Report of the Play (2010) module

Posted by Thomas on Friday April 15th 2011 at 14:56

Some of the researchers of the Play&Game research group also teach at the MAD-faculty. Here is a report of what CMD (Computer Media Design) master students created in the module ”Play”, guided by Thomas Laureyssens and Steven Malliet.

The goal of the course was to create play-interfaces suitable for public space that improve communication between the workers of the textile sorting centre TexOkazi in Hasselt, Belgium. The majority of the workers are immigrants who don’t fluently speak Dutch, the common language on the work floor.  These laborers come from a variety of ethnic and cultural backgrounds, and often stick in small group with their kin. Since the recycling centre also serves for social integration, one of the goals is to get the workers ready for the regular labor circuit where good communication skills in Dutch are a necessity.  Thomas Geusens from StreetWize, a training & development organization partnering with MobileSchool, proposed the partnership with TexOkazi to us.

The course lasted 9 full days spread over a duration of 11 weeks in which we let the students experience user-centered design through rapid iterations of prototype building and successive play-testing.
On Week 3 of the course, the students observed the factory floor and had focus-group sessions in which they got feedback on their first ideas.  These sketches had the form of paper prototypes in which the interaction could be simulated.  The students had both feedbacks from groups of 4 workers, as well as feedback from both the staff of TexOkazi, StreetWize and the teachers. On Week 6 the students play-tested their first interactive prototypes, closely followed by more such sessions on Week 8. Final presentations were on Week 11 on the factory floor. The many contact moments proved very efficient as well as motivating for the students, who where highly motivated to create the best prototypes possible for their target-group.

The students were divided in 4 groups, assembled by the teachers based on the skills of the students.  CMD students often have different profiles: there are designers, developers, and some others like to fiddle with custom made electronics using Arduino. The focus was to create interfaces that would be as integrated as possible within the working environment, including objects and actions from the factory floor into the design. Students were free to use any technology they wanted, like RFID, Augmented Reality, Wii Controller and Touch Screens. One group even created a solution using a DSLR camera and an iPad.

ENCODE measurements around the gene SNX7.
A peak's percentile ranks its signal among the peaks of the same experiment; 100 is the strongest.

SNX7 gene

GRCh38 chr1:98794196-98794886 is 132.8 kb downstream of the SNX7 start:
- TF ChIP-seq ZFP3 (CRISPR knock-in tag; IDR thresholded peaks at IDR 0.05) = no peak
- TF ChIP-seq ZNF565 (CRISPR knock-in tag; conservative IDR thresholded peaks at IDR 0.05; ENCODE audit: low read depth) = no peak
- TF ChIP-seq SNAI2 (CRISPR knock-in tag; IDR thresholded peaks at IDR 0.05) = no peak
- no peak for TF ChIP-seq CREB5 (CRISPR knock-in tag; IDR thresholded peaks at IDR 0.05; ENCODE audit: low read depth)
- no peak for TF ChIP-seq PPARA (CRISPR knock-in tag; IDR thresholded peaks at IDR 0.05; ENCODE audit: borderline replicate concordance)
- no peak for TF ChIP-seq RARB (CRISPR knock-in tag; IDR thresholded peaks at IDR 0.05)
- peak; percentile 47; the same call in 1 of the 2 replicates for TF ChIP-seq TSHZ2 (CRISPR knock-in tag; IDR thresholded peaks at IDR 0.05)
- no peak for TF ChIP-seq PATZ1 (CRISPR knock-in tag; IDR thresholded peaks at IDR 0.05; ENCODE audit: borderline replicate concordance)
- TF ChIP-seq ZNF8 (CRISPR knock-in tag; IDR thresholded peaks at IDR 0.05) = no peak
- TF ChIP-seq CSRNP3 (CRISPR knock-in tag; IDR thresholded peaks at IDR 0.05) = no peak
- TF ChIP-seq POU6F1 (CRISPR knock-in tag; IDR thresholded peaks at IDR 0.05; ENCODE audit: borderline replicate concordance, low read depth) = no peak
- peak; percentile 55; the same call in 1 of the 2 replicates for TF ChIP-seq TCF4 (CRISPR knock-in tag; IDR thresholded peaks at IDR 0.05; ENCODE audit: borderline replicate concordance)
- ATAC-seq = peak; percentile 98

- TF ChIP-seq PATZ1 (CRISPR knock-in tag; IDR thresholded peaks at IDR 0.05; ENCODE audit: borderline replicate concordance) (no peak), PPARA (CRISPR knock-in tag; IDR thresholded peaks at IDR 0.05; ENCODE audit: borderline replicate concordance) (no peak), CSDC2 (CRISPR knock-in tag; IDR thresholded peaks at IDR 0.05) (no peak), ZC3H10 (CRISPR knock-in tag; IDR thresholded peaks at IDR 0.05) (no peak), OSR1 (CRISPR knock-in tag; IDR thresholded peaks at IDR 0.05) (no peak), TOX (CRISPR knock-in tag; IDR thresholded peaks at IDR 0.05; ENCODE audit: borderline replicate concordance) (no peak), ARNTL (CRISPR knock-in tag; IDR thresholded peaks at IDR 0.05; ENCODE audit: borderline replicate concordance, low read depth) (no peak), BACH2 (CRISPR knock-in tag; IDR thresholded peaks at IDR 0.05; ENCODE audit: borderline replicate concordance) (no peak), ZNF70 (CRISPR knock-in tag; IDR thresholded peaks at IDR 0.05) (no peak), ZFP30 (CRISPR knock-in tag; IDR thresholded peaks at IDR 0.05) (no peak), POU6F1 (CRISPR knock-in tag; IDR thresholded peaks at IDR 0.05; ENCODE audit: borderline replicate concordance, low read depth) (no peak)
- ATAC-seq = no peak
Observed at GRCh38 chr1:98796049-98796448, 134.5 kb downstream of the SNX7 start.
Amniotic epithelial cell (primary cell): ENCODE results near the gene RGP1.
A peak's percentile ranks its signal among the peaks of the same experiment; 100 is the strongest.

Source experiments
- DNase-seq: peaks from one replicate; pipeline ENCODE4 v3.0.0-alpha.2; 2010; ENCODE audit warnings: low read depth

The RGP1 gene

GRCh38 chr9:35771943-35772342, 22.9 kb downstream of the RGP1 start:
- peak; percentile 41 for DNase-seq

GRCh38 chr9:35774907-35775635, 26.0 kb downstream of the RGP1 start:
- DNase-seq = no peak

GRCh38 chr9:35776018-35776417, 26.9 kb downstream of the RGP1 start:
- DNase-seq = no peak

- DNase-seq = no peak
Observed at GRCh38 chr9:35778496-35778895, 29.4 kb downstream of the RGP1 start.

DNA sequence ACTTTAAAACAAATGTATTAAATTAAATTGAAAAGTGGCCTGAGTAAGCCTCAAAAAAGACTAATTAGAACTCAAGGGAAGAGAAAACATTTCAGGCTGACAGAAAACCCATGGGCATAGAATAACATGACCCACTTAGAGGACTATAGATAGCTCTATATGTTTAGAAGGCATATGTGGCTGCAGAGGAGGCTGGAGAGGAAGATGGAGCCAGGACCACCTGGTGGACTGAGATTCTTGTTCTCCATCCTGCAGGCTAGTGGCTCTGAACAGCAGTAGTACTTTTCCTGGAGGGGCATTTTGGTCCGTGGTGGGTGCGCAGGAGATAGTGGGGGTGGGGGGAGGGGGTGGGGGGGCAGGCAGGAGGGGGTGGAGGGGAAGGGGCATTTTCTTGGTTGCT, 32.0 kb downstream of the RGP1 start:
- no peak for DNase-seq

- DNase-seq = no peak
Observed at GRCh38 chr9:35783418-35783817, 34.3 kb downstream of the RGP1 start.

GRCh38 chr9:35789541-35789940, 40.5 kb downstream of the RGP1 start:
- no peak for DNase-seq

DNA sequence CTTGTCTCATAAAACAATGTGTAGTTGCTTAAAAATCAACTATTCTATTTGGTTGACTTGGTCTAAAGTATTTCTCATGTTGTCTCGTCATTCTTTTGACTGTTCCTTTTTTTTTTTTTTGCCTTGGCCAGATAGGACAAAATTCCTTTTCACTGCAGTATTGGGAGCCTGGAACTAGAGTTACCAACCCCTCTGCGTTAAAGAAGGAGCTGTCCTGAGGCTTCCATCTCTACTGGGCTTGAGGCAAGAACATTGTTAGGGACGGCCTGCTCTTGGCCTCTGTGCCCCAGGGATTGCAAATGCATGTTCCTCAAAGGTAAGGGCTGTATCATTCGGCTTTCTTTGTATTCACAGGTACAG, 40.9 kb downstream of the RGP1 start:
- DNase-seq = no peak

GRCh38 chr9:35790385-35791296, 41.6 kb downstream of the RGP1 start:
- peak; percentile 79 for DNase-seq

Mathijs Beks, Yolien De Moor, Robin Houdmeyers, Dennis Janssen

The idea of this project was transform the daily actions of the workers (sorting clothes), into a playful action: finding clothes and accessories as a preparation of a weekly dressing party. The students proposed the following scenario: at the start of every week, there would be a cryptic mission description to let the workers look for clothes on a specific theme.  During the user-test, the group used themes like “Winter Fun” and “Beach”. On the day of the dressing party an automated photo boot guided the people though a series of photo games like imitating a picture or fitting the player’s heads into a cut-out photo.

The FotoKazi box with iPad and DSLR camera


Michiel Vanreyten, Evelien Dupont, Nicolas Schepers

This project started from the observation that in the recycling centre there is always a radio playing.  A hybrid between a skee-ball game and a jukebox was invented which enables the factory workers to choose musical genres by playful interaction. Songs can be added to a play list by hitting characters corresponding the musical genres with coins.  The coins can be thrown by aiming a Wii Controller to the screen. The workers can choose between Pop, Rock, Hip Hop, House, Russian and Arabic.


Ben Mercx, Maarten Princen, Ronald Vandenbosch

Fooz is inspired by the controls of the Foosball game. In this game, two teams of 2 players control little football characters by turning bars, and thus can shoot a ball across the playing field, hopefully towards the right goal.  Anyone who has seen this being played knows it’s a good recipe for fun interaction.

The goal was to start from those physical controls and create a game in which 2 teams of 2 players should communicate and collaborate in order to win the game. The proposed solution is a box with 4 bars with 4 sensors attached. By pulling and pushing the bars the players control 2 types of game elements. Each team has 1 player who controls a pong-style-paddle that bounces back a ball. The other player has to aim the direction the ball is bounced back.


Annelies Fleurbaey, Bob Coeradi, Gert Pellens, Johannes Govaerts

The project aims to let the factory workers communicate to each other by exchanging clothes for their personal Avatars.  Every player starts with a random set of clothes, which can be traded with other players to collect matching sets of clothes. The system identifies the players when they bring their RFID batch close to a reader. Several people can be logged in at the same time and drag clothes from one player’s wardrobe to another’s with a touch screen. Additional clothes can be obtained by playing several types of quizzes, which you answer by rotating an object with Augmented Reality tags in front of a camera.

HackLab by the Sea 2010

Posted by Jim Bollansee on Tuesday August 10th 2010 at 11:41


Hey Kids,
Almost two weeks ago now, FinnAir flight AY812 landed in Helsinki.
I was on that flight.

Four hours later, I sat naked in a very small room, surrounded by a few other men, who were also naked and a fair bit older then me.

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